Good intentions not only make bad material for paving roads, they’re also not a great foundation for building houses.
by Keli’i Akina, PhD, Grassroot Institute, February 26, 2021
At both the county and state levels, Hawaii’s policymakers are trying to address the state’s housing crisis. Unfortunately, they’ve chosen to focus on only one part of that crisis: the lack of affordable housing.
Generally speaking, affordable housing means homes priced at below the market rate. On Maui, the County Council is considering a proposal that would require 75% of the housing developed under that section of the law to be “affordable” — or priced at below market rate.
Unfortunately, laws like the proposed Maui ordinance are counterproductive. Instead of creating more affordable homes, they reduce development and cause prices to go up.
As the Grassroot Institute of Hawaii explained in testimony on the Maui proposal, research into the effects of affordable housing laws has found that developers tend to respond by building fewer homes. What’s more, these requirements raise the prices on market-rate homes as developers try to recoup the costs of the “affordable” ones.
At some point, it simply becomes too costly for the builder to even bother. Using an “Inclusionary Housing Calculator” developed by the progressive Grounded Solutions Network, we found that it is impossible to make a profit with a 50% affordable housing requirement, if you’re building on Maui. The only way for such a project to be profitable is through government subsidies.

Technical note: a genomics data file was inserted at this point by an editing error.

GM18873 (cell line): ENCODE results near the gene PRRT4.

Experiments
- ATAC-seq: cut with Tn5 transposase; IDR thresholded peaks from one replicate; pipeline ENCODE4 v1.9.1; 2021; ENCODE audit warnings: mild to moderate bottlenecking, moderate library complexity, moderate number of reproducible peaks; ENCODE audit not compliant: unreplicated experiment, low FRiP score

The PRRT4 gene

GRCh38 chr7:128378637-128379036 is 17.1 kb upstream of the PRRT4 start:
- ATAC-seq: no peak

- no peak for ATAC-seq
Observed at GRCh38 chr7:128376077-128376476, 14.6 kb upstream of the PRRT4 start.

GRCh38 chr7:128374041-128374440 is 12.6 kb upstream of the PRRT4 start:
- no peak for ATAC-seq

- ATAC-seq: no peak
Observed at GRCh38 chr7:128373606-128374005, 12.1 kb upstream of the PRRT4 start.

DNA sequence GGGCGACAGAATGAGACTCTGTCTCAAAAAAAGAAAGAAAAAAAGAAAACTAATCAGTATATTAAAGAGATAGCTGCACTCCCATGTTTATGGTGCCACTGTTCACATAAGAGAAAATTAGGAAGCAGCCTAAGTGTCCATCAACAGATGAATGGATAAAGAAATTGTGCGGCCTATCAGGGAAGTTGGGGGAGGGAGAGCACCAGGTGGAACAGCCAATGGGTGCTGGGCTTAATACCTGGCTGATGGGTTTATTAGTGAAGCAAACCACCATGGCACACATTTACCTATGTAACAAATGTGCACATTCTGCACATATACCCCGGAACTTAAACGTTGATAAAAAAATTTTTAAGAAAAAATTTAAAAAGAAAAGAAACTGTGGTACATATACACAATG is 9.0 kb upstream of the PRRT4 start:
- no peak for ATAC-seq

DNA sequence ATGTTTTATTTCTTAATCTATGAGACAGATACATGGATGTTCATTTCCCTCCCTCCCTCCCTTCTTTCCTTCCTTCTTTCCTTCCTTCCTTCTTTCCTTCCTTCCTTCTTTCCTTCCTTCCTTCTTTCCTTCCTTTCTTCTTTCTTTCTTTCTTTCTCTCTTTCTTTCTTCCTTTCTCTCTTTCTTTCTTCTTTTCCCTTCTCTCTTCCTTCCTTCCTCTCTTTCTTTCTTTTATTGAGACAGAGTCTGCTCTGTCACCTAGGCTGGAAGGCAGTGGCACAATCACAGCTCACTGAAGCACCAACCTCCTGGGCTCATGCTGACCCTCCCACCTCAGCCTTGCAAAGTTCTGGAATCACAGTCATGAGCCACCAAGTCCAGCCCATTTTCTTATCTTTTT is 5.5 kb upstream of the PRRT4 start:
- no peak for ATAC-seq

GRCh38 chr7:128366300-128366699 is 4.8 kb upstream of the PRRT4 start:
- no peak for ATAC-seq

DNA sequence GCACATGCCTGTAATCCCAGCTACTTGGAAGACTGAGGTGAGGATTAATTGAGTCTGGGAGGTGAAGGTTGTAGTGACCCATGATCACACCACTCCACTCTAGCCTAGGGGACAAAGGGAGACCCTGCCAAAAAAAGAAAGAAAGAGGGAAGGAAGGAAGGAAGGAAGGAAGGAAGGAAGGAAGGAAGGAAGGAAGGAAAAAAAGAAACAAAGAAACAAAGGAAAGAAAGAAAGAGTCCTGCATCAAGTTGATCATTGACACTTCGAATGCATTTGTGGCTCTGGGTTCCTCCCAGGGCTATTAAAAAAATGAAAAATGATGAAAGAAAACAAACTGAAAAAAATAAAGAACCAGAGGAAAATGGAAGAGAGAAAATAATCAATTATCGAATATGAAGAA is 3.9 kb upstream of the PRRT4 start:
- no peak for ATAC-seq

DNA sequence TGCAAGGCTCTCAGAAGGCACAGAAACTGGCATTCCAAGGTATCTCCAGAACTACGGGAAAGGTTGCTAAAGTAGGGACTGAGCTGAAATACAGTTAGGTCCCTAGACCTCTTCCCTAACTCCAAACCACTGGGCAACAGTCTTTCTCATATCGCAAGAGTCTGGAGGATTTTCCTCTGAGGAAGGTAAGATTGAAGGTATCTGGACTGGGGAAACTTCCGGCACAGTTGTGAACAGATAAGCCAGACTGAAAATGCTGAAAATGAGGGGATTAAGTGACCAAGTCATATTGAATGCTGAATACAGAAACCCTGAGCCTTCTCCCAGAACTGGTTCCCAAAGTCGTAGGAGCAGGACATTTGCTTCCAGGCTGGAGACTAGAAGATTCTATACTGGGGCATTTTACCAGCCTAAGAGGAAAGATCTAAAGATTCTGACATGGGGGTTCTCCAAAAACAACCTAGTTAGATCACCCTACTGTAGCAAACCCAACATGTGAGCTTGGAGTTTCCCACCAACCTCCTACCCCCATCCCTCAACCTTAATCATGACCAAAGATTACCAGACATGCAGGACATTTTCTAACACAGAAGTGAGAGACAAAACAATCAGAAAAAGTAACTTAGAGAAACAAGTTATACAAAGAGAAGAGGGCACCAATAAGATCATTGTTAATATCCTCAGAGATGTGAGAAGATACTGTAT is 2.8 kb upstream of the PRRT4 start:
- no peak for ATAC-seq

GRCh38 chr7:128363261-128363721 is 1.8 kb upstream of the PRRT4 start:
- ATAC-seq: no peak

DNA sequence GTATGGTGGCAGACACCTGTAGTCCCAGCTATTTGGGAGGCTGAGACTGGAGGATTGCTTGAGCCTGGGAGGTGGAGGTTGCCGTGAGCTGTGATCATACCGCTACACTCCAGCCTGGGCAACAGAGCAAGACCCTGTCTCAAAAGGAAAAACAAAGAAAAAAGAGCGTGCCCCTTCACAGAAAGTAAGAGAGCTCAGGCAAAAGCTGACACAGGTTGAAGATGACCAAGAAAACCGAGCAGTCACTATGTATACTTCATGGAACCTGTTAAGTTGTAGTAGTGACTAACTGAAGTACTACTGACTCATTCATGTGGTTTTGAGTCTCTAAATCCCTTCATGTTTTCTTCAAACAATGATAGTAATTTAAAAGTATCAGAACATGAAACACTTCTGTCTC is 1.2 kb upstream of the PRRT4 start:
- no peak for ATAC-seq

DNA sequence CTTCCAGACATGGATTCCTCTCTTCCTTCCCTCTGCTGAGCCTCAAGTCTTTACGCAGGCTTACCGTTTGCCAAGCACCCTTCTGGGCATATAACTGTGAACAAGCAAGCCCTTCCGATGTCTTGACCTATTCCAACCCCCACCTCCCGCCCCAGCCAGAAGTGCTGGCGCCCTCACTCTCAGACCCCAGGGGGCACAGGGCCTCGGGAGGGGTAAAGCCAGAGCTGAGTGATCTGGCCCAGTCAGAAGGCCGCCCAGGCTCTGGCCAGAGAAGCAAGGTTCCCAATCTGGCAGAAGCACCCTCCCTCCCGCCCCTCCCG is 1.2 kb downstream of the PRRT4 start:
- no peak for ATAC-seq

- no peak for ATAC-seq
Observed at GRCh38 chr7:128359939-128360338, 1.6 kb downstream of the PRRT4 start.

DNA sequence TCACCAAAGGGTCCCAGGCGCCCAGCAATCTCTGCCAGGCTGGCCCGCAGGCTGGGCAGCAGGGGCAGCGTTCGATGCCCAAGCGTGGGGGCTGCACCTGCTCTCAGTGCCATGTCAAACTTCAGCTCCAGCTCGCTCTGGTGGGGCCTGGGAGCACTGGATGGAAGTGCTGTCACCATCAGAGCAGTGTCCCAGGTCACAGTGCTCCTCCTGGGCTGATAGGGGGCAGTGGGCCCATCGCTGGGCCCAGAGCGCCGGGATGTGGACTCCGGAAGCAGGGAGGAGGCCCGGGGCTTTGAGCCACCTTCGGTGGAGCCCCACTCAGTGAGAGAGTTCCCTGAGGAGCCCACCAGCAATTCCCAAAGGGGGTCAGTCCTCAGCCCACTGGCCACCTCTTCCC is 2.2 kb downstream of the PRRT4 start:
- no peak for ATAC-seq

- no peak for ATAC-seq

This is relevant to the ALOHA homes proposal now being considered by the Legislature. Its sponsor says it would be “revenue neutral,” but if it follows strict affordability requirements, it will lose money and ultimately cost Hawaii taxpayers.
When the costs don’t balance, development stops. That’s why the only three municipalities in the U.S. with affordable housing zoning requirements of 100% have seen housing growth decline by more than 60% in the past decade.
There’s no question that Hawaii needs more housing — at all levels of affordability. But instead of approaching the issue with a single-minded focus on “affordable” housing, state and county policymakers should look at ways to increase the supply of housing across the board.
Streamlining the approval and permit process for all projects — without “affordable” requirements — would be a good first step. So would reforming zoning laws and regulations to allow for more options in terms of lot size, density and types of homes.
There are many different ways to help spur housing growth in Hawaii. By simply increasing the supply of homes in our state, we would help improve affordability for everyone.
E hana kākou! (Let's work together!)
Keli'i Akina, Ph.D.
President / CEO